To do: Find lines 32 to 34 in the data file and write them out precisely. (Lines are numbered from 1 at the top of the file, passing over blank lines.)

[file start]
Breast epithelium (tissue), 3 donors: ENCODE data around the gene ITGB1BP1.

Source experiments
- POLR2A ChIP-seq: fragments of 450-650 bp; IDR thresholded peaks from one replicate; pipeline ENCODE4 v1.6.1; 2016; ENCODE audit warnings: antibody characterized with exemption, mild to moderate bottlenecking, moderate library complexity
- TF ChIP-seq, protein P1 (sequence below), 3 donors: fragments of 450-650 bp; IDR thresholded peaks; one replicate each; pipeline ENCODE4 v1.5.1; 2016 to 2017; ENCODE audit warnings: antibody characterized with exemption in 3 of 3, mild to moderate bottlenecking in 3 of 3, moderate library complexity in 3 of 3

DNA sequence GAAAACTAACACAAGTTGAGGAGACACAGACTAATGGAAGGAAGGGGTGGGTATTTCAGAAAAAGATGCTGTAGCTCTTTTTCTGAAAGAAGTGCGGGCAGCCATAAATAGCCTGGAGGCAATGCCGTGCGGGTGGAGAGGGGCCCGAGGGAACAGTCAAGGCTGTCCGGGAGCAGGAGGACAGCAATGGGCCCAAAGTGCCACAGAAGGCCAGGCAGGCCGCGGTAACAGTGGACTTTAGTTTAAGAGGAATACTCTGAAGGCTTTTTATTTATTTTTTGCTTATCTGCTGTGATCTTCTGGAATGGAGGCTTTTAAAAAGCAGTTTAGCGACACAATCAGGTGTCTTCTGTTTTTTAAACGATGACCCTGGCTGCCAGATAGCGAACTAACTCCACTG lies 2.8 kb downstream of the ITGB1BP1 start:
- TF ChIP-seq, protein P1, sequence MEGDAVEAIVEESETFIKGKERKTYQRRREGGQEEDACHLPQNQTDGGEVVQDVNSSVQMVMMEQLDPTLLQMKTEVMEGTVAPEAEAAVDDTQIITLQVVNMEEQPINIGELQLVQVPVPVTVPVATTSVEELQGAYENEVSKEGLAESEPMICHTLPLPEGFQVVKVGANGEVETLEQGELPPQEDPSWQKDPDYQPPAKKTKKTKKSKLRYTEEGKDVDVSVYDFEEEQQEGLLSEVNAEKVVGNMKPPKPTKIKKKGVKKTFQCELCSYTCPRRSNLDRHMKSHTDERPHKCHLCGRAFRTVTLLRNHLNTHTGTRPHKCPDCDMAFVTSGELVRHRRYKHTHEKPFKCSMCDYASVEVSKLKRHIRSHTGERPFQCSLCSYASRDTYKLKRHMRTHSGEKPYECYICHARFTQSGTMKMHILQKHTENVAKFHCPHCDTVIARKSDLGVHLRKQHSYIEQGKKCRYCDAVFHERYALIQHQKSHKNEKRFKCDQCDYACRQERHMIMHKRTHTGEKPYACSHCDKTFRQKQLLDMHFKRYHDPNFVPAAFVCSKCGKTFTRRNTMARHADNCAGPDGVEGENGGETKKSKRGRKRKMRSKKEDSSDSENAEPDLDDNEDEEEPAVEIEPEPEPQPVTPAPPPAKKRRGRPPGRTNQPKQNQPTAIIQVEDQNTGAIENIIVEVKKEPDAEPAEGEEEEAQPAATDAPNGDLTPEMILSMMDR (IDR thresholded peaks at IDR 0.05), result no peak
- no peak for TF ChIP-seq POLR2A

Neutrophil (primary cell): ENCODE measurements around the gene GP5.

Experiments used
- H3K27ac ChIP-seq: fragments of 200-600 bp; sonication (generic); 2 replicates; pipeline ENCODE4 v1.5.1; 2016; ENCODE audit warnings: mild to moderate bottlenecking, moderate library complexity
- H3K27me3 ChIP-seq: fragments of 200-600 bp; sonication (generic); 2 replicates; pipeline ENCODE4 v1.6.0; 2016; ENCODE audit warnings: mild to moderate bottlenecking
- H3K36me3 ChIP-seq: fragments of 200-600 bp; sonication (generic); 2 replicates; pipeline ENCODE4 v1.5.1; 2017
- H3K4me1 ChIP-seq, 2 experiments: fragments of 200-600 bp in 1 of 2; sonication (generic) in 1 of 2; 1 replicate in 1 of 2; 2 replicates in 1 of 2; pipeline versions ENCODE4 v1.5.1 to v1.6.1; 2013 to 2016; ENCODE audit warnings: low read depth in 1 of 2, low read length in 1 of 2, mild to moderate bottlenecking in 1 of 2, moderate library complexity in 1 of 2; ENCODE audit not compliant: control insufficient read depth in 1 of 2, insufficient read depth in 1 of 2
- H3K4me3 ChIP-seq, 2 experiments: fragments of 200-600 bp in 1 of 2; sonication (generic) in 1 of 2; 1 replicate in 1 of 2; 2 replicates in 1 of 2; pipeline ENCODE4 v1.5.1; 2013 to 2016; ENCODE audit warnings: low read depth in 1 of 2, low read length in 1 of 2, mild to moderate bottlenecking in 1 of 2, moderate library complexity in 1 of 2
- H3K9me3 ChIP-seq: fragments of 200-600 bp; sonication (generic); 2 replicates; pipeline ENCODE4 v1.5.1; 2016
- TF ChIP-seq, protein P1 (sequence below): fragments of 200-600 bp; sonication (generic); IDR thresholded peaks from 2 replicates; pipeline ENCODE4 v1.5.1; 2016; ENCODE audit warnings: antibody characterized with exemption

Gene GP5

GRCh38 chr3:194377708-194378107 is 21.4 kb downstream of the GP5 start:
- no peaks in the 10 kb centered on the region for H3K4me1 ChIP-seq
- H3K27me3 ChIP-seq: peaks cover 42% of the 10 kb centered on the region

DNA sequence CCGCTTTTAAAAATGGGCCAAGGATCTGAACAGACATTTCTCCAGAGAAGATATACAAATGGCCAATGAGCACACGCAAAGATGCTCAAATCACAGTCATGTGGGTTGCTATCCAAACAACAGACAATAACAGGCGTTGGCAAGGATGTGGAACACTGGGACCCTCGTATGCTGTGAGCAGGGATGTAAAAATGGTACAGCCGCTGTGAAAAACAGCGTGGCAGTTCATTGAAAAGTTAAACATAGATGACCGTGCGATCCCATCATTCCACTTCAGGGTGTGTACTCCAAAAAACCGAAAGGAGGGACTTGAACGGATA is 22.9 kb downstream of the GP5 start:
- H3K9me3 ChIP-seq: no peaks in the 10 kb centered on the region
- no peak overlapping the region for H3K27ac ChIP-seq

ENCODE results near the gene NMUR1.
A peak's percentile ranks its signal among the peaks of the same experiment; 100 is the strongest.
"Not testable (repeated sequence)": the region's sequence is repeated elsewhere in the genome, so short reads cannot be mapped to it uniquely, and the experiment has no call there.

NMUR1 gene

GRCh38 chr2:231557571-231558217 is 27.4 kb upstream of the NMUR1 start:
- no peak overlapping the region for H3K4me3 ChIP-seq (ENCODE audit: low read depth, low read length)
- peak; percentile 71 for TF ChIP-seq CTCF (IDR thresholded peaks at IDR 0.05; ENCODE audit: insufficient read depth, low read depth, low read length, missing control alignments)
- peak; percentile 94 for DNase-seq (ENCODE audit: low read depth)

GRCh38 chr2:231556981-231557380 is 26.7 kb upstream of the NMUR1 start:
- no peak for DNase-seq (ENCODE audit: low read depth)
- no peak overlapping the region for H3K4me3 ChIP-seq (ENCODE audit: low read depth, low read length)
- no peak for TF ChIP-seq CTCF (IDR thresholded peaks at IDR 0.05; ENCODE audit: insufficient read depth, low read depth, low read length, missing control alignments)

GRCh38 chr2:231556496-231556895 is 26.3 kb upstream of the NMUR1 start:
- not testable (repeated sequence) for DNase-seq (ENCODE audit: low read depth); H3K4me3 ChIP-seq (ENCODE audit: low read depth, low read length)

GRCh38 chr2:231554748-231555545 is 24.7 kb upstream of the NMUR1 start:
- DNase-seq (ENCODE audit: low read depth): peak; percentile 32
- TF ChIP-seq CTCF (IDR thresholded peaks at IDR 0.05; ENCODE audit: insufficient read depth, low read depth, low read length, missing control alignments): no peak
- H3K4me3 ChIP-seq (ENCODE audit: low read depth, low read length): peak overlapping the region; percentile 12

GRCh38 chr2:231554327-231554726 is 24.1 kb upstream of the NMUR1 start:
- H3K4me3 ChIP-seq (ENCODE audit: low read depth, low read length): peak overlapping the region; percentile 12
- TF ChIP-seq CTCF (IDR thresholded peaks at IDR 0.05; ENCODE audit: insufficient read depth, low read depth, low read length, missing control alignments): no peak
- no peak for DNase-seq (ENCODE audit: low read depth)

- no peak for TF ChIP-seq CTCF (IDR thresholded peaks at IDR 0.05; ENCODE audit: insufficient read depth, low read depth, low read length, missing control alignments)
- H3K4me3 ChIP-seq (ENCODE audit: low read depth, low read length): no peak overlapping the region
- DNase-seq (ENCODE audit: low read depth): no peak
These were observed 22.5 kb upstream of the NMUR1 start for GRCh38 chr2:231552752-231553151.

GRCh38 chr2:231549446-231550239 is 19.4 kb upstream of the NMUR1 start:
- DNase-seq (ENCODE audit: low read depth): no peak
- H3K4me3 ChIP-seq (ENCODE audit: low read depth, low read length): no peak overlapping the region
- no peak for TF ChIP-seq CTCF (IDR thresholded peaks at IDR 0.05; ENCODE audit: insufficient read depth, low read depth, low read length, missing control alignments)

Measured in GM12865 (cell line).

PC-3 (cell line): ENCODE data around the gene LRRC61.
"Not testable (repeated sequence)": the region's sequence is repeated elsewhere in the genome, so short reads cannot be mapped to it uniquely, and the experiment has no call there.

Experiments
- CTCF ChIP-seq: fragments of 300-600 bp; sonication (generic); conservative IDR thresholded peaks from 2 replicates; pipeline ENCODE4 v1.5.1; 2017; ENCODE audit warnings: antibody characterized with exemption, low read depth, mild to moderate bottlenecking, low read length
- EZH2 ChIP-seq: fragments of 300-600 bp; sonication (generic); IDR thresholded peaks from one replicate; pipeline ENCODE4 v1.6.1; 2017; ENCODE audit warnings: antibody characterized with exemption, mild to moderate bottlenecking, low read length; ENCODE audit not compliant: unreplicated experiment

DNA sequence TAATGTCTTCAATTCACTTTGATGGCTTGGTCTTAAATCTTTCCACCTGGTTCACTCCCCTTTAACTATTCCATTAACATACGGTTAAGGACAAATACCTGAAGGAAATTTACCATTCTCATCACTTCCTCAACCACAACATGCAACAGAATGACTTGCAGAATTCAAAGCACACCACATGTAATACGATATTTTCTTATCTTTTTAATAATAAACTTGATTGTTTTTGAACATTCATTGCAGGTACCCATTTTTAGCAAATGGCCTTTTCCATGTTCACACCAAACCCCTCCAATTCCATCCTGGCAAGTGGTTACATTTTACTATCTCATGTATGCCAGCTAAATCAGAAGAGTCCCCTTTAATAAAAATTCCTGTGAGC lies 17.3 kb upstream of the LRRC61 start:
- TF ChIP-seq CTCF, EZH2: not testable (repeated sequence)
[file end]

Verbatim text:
GRCh38 chr2:231556981-231557380 is 26.7 kb upstream of the NMUR1 start:
- no peak for DNase-seq (ENCODE audit: low read depth)
- no peak overlapping the region for H3K4me3 ChIP-seq (ENCODE audit: low read depth, low read length)